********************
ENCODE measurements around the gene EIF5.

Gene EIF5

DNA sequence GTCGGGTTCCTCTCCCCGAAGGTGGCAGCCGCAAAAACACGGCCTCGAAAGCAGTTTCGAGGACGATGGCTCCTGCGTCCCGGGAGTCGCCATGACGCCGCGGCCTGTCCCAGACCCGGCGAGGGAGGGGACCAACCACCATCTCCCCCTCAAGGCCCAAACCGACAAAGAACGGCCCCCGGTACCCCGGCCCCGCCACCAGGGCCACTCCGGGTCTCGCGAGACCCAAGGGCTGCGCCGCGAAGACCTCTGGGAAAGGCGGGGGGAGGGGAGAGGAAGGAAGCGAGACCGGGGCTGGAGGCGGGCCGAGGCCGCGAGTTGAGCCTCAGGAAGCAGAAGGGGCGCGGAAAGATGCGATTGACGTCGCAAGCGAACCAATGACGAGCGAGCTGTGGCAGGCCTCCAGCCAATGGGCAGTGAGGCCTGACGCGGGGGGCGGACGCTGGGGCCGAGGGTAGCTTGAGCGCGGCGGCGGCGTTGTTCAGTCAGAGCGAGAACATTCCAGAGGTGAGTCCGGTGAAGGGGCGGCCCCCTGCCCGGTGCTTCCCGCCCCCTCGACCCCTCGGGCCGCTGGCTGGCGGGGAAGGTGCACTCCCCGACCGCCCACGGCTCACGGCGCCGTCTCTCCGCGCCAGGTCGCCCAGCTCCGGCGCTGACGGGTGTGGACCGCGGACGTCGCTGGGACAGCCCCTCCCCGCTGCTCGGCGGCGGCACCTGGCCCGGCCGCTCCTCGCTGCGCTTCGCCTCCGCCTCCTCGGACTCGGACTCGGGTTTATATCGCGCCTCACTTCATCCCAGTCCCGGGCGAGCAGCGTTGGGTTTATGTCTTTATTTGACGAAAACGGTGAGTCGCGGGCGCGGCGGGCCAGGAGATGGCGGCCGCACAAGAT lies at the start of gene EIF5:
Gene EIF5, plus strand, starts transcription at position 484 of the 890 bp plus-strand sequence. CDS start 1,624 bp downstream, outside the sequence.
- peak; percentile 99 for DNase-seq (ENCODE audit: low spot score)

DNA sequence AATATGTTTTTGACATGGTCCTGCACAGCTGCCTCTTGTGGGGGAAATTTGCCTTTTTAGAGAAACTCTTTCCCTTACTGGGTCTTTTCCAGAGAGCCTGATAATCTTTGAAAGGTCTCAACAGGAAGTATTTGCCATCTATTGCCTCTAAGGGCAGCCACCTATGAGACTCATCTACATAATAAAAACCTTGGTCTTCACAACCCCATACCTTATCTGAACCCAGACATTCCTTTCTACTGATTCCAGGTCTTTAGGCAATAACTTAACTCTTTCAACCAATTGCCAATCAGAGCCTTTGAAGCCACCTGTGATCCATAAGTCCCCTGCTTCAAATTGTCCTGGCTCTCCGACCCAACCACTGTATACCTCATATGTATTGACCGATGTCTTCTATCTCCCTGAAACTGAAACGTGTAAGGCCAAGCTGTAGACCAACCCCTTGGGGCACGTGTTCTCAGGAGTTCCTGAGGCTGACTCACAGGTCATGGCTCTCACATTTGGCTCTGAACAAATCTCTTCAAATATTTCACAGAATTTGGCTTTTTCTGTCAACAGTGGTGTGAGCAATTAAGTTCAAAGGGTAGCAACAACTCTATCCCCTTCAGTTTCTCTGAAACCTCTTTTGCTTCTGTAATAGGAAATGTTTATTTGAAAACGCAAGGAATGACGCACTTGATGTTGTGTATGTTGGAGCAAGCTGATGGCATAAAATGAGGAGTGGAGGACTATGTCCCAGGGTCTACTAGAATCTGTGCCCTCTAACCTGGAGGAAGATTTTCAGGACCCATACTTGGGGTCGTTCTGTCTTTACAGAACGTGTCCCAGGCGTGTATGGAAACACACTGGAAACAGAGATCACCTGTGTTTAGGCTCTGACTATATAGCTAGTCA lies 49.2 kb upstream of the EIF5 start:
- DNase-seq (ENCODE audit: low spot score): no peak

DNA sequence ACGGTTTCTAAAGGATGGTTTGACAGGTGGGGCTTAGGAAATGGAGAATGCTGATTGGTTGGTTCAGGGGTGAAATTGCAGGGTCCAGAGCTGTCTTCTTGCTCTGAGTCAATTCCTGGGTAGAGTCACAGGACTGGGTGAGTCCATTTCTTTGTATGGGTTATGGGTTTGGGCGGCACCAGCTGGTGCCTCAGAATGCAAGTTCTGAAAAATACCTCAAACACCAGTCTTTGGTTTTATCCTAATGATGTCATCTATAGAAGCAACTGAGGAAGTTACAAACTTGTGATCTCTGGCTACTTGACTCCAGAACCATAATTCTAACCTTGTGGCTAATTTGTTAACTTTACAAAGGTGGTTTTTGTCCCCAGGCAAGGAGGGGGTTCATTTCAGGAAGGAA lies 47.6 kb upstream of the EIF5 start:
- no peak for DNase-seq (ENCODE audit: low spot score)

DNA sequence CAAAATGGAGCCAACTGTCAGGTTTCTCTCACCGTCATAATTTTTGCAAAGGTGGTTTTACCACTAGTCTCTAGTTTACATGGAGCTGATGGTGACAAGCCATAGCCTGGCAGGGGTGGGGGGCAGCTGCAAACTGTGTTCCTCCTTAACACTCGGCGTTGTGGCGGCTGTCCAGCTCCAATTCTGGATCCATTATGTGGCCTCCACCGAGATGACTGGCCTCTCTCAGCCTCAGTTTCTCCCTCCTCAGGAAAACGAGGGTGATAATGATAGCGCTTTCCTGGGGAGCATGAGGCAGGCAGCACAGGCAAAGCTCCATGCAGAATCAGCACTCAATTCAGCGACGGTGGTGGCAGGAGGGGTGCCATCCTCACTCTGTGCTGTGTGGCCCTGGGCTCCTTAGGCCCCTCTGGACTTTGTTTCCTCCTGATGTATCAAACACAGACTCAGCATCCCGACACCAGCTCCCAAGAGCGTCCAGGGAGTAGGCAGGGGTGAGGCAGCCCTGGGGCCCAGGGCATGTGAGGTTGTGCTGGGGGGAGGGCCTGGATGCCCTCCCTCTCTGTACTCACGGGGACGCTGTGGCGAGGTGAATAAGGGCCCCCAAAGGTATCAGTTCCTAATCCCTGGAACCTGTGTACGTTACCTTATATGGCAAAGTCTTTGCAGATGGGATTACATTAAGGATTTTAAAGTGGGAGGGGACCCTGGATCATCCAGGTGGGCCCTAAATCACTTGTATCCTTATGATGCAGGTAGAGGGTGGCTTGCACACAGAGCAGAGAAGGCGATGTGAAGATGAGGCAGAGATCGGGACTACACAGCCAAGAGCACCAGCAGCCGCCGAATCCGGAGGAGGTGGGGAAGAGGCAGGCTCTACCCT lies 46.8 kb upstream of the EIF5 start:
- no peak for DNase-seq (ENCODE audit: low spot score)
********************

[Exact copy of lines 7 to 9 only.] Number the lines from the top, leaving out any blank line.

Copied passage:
- DNase-seq (ENCODE audit: low spot score): no peak

DNA sequence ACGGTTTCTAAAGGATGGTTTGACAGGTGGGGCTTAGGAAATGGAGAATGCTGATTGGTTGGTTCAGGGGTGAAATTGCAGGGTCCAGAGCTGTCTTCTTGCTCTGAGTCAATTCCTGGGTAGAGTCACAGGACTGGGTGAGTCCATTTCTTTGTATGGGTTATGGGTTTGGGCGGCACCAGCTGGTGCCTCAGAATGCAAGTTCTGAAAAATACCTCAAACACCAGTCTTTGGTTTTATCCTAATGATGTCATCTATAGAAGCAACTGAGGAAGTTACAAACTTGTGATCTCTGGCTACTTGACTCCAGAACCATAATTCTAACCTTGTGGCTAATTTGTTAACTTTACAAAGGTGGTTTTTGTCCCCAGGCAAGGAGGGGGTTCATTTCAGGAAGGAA lies 47.6 kb upstream of the EIF5 start:
- no peak for DNase-seq (ENCODE audit: low spot score)